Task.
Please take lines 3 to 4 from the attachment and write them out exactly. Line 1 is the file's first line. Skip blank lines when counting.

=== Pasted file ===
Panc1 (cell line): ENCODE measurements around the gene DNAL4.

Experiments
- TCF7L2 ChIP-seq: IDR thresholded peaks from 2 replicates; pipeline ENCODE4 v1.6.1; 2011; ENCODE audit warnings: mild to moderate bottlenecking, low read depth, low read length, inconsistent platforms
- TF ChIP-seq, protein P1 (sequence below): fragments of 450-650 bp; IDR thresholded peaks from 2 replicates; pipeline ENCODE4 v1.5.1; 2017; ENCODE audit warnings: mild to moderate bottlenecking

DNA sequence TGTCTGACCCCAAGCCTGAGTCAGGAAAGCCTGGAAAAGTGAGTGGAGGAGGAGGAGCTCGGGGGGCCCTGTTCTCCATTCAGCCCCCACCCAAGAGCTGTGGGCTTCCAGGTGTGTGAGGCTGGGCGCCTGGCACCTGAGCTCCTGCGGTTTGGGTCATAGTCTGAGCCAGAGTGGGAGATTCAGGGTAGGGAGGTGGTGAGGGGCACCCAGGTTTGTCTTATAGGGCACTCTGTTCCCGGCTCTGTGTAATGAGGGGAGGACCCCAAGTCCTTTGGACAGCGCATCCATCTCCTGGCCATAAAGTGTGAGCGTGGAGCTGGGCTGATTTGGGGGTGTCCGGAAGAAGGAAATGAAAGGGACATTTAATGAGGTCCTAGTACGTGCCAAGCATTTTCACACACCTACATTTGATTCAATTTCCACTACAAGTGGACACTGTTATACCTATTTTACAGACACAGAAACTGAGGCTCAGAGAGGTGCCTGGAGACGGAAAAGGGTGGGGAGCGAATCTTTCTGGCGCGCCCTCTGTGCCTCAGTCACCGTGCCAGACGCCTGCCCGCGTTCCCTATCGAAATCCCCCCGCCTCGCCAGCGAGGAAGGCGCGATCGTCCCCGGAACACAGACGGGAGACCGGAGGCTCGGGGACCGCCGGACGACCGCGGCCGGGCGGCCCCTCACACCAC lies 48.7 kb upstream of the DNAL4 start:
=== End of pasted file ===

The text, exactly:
- TCF7L2 ChIP-seq: IDR thresholded peaks from 2 replicates; pipeline ENCODE4 v1.6.1; 2011; ENCODE audit warnings: mild to moderate bottlenecking, low read depth, low read length, inconsistent platforms
- TF ChIP-seq, protein P1 (sequence below): fragments of 450-650 bp; IDR thresholded peaks from 2 replicates; pipeline ENCODE4 v1.5.1; 2017; ENCODE audit warnings: mild to moderate bottlenecking